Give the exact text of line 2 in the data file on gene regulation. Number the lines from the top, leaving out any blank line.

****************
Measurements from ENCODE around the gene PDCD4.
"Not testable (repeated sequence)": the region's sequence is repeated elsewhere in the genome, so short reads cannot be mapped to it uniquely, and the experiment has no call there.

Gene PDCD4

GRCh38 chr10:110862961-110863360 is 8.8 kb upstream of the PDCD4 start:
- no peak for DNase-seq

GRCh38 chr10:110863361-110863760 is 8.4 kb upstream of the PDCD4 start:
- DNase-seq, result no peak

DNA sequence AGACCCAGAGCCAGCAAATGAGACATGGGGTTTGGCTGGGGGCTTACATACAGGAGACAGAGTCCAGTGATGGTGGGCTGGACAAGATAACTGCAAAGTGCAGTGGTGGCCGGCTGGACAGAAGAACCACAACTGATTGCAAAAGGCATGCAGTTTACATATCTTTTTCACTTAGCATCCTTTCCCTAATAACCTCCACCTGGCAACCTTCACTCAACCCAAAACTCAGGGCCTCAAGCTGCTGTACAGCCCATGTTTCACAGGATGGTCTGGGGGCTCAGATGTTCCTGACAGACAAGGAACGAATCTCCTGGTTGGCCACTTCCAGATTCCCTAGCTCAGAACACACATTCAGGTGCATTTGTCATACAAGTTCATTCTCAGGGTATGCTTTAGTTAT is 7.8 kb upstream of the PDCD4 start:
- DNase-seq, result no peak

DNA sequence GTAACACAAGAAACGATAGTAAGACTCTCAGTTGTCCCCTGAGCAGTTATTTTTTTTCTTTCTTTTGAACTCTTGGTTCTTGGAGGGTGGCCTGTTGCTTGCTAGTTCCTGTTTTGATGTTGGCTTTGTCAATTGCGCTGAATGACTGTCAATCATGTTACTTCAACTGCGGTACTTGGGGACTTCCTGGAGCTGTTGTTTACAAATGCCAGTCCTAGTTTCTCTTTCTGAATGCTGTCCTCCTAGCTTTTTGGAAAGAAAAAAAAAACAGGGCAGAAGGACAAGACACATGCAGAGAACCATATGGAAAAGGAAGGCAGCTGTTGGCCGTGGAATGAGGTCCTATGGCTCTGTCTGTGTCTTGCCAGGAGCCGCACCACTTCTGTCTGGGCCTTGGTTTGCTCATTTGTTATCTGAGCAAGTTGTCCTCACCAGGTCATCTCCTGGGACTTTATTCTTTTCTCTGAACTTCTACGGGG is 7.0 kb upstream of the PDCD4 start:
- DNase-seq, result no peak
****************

"Not testable (repeated sequence)": the region's sequence is repeated elsewhere in the genome, so short reads cannot be mapped to it uniquely, and the experiment has no call there.